I put an egg yolk, a spoon of mustard, a glug of vinegar, a fat pinch of salt, and a twist of pepper in the bowl of the food processor, along with any other custom flavorings like preserved lemon, grated garlic, herbs, spices, hot peppers, or the like. The key is in that vinegar or citrus juice. If you're nervous, add a tablespoon or two more of water to be sure. Measure out a cup of oil(s) into a pitcher with a spout. Then start the motor, dribbling the oil in super gently—spaghetti-thin, remember—until you see the viscosity change and thicken. The liquid will become more of a goop, and begin lapping at the sides of the vessel. At this point you can increase the flow rate of the oil if you like. Once the oil is gone, stop the blade, open it up, and spatulate the mayo thoroughly to get at the layer of oil that will be hiding under your blade. Then pulse it a few more times to fully incorporate it. And you're done. Be happy; you just mastered one of the most vivid examples of how much better homemade food is than store bought. Now every manner of dip, tartar sauce, Russian dressing, and glorious sandwich is within your reach.

Ketchup, chive mayonnaise, and peach-basil chutney all made with homemade vinegar. Ceramics by the author. - PETER BARRETT
  • Peter Barrett
  • Ketchup, chive mayonnaise, and peach-basil chutney all made with homemade vinegar. Ceramics by the author.
Homemade ketchup - PETER BARRETT
  • Peter Barrett
  • Homemade ketchup

Cut the Mustard

Making mustard is as simple as obtaining mustard seeds, whole or ground, or both, and adding vinegar, salt, and any other flavors you might desire. Use equal volumes of mustard seeds (white are milder than brown), vinegar, or wine (or substitute water for wine). Let it sit for a couple of days and then blend it as smooth as you like. Reserve some whole soaked seeds and add them at the end for a country-style look. If you want it extra-hot use some powdered mustard as well and adjust the moisture accordingly. Add some turmeric if you like it yellow. Horseradish is grand too. Honey, garlic, herb pestos, fresh fruit, booze—there's no limit to the tweaks you can make, especially when you begin with flavored vinegar.

With Natural Mellowing Agents

If you can tomatoes every fall, you're already halfway to ketchup. Purée the tomatoes, add a sweetener (honey or maple syrup to keep it local) and a few flavors, and you're in business. Ketchup originated in Malaysia, via China—Kecap Manis is a sweet Malaysian soy sauce—where it often includes fermented fish sauce. Adding fish sauce, or Worcestershire, or even just a few anchovies, makes a big, umami-boosting difference to the result. Try this: For every quart of purée, add about a cup of chopped onion, a couple cloves of garlic, a cup of brown sugar or maple syrup, a cup of vinegar, a couple big spoons of mustard, a few dashes of fish sauce, a teaspoon each of salt and pepper, a half teaspoon of ground allspice, and a few cloves. Cook it all for a few hours, low and slow, checking for thickness, then blend it smooth and put it in a jar or bottle in the fridge when it's cool. A little molasses can also be a great addition, as can some tamarind paste.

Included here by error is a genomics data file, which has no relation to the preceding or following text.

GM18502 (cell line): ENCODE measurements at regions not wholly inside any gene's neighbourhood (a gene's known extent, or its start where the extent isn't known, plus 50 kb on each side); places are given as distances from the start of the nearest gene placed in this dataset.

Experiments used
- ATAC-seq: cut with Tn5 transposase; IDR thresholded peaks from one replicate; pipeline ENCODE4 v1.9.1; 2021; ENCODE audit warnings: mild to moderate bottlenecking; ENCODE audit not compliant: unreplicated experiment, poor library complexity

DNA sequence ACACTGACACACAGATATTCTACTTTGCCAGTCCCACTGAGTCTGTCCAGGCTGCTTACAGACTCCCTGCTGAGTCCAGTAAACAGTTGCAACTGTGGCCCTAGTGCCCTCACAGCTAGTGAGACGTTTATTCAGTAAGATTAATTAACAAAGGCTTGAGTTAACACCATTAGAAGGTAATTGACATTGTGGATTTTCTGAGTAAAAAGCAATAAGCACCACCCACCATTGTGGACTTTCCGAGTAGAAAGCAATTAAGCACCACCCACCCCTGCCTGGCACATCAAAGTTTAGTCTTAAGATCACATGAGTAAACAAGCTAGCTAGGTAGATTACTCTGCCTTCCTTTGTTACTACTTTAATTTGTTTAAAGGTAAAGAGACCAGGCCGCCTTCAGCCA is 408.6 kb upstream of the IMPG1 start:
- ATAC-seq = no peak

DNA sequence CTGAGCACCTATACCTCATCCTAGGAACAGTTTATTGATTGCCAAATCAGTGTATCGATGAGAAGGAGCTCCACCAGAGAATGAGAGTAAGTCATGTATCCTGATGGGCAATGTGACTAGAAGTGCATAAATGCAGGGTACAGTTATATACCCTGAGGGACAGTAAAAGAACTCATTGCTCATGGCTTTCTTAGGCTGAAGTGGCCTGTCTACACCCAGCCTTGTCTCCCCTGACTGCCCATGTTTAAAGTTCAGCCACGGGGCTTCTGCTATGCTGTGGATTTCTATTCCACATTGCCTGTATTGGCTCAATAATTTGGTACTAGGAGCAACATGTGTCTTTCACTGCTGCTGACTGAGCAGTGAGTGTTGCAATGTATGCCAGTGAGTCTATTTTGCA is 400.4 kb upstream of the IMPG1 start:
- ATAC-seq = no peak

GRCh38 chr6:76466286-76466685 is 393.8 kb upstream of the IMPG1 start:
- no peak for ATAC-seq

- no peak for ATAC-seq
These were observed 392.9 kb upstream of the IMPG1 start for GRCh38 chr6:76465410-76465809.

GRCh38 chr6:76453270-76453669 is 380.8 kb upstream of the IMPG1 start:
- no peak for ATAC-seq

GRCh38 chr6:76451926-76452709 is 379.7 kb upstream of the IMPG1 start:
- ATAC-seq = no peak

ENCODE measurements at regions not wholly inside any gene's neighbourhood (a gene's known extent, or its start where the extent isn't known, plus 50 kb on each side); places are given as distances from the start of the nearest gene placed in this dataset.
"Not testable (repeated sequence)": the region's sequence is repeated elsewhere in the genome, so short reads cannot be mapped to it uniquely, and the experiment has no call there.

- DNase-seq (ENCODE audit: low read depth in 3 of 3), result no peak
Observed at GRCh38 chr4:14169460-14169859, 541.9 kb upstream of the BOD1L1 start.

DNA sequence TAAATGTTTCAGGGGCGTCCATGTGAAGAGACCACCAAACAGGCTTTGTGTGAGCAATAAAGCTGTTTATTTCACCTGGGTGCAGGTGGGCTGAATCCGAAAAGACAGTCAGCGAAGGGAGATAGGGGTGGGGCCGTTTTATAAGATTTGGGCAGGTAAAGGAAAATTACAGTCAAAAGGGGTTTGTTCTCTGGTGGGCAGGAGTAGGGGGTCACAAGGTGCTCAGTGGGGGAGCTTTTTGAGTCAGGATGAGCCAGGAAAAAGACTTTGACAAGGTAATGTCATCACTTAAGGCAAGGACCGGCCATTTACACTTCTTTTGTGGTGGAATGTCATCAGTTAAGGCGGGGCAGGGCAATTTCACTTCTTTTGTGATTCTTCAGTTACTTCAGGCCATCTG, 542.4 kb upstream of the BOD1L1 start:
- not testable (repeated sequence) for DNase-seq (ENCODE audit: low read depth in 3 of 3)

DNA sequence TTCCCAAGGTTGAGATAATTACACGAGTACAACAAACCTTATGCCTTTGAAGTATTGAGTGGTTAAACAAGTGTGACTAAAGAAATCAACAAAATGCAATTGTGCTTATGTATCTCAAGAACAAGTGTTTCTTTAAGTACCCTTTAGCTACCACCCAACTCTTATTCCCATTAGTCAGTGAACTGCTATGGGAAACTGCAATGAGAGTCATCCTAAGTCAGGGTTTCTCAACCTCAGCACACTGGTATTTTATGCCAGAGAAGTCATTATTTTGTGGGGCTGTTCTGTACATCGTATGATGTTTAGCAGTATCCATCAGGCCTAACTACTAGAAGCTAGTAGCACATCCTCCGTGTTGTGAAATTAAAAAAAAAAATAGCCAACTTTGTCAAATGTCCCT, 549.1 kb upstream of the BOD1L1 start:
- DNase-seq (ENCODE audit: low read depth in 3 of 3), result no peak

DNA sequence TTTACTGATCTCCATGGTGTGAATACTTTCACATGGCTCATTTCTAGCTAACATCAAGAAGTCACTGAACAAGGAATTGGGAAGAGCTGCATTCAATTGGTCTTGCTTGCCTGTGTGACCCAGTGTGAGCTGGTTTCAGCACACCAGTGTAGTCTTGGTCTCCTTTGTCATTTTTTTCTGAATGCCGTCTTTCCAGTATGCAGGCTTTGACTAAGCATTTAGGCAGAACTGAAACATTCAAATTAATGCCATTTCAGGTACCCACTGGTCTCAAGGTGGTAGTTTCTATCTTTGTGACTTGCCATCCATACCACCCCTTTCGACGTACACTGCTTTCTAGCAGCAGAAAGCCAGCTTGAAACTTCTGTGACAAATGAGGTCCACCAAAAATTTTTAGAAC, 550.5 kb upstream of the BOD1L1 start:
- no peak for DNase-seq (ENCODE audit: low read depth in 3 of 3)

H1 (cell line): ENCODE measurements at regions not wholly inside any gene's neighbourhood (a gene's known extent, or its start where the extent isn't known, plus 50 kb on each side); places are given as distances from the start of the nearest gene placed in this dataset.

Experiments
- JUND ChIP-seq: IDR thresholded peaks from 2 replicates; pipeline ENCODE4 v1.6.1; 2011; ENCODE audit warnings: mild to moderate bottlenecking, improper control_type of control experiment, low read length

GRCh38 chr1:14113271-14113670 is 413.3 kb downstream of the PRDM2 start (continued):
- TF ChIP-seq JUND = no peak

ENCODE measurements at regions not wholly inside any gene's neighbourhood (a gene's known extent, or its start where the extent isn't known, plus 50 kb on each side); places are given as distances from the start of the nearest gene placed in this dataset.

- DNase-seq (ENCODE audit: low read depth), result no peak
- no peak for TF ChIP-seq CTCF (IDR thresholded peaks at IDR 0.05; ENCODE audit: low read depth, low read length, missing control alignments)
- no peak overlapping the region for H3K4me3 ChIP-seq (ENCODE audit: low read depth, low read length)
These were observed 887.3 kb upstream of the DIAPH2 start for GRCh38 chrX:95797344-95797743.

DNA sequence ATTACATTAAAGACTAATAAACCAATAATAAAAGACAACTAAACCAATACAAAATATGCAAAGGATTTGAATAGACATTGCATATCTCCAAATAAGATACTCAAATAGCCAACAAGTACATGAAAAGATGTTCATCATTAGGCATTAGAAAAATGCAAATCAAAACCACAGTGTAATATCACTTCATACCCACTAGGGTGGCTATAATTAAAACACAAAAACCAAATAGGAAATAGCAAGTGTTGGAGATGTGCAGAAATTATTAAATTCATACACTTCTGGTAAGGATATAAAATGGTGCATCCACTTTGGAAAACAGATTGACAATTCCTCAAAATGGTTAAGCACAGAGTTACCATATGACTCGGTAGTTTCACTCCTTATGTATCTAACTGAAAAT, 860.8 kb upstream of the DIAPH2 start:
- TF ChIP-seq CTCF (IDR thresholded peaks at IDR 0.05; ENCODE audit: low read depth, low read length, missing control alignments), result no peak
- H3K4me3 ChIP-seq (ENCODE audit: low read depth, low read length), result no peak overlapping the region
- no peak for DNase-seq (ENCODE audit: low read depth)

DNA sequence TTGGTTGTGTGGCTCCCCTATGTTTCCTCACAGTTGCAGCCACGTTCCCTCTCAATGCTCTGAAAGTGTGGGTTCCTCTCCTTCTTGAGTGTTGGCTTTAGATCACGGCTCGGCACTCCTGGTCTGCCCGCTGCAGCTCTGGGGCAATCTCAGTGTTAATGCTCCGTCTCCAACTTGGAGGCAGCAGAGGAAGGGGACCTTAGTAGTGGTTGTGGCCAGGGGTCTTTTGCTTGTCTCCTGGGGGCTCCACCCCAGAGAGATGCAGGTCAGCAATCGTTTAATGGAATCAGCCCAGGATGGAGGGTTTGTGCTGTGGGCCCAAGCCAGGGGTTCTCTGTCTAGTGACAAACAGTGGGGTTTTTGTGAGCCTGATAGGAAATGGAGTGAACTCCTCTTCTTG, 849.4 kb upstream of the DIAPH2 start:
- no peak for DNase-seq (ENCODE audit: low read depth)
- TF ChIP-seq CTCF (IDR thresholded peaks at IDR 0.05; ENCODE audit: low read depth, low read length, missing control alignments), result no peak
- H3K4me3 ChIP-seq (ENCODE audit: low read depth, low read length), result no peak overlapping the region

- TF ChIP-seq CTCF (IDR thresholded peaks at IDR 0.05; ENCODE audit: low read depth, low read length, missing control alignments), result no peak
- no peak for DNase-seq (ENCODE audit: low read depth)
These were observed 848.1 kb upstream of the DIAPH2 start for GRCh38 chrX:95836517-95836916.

Then taste it again. Good? Needs something? Tinker with it. For extra credit, add a few spoonfuls of yogurt whey—you already make yogurt of course—and let it ferment for a few days at room temperature (top it with a bit more whey to protect it from the air). Voilà! Lacto-fermented ketchup that's miles better than anything in the store. Try adding a little cinnamon, or ginger, or curry powder. Try roasted peppers, or smoked ones, hot or sweet. A little saffron might amaze you. Try a basic version, then mess with it depending on what you're using it for; saffron and roasted peppers will give it a Spanish slant. Ginger, hot peppers, and extra fish sauce (plus some soy) will tilt it back toward its Asian roots.

If you make a roasted-garlic-saffron-sherry-vinegar aioli, then blend that with smoked red pepper ketchup, you've got an insanely great Spanish-tinged Russian dressing (if that makes sense) for seafood, roast pork sandwiches, or tossing with roasted potatoes. Use preserved lemon and cumin in the mayo and harissa in the ketchup and you're on your way to the best lamb sandwich or falafel you've ever eaten. Take your ketchup, increase the sweet, the vinegar, and the spice, and you're getting into barbecue sauce territory. I like to use tamarind paste, soy sauce, and coffee in mine, as well as plenty of mustard. There are worse ways to spend a warm afternoon than tinkering with your sauce mixture, using the thinner early state to mop whatever's smoking on the grill as the rest reduces to a dark, sticky irresistibility.

Take Control

Space does not permit exhaustive recipes here, and they're beside the point. The goal is to inspire you to take control of your ingredients farther up the supply chain than you currently do. It's the key to great cooking; when you can cant a condiment toward a particular profile, you can customize the flavors in your food to the fullest possible extent and feature local produce at every level. Beyond the frugality and DIY satisfaction, making your own condiments helps you realize how everything we think of as fixed is actually mutable, subject to our own tastes and preferences and the ingredients we have on hand. People pay serious money for clothes that are tailor made, but you can get bespoke food for next to nothing.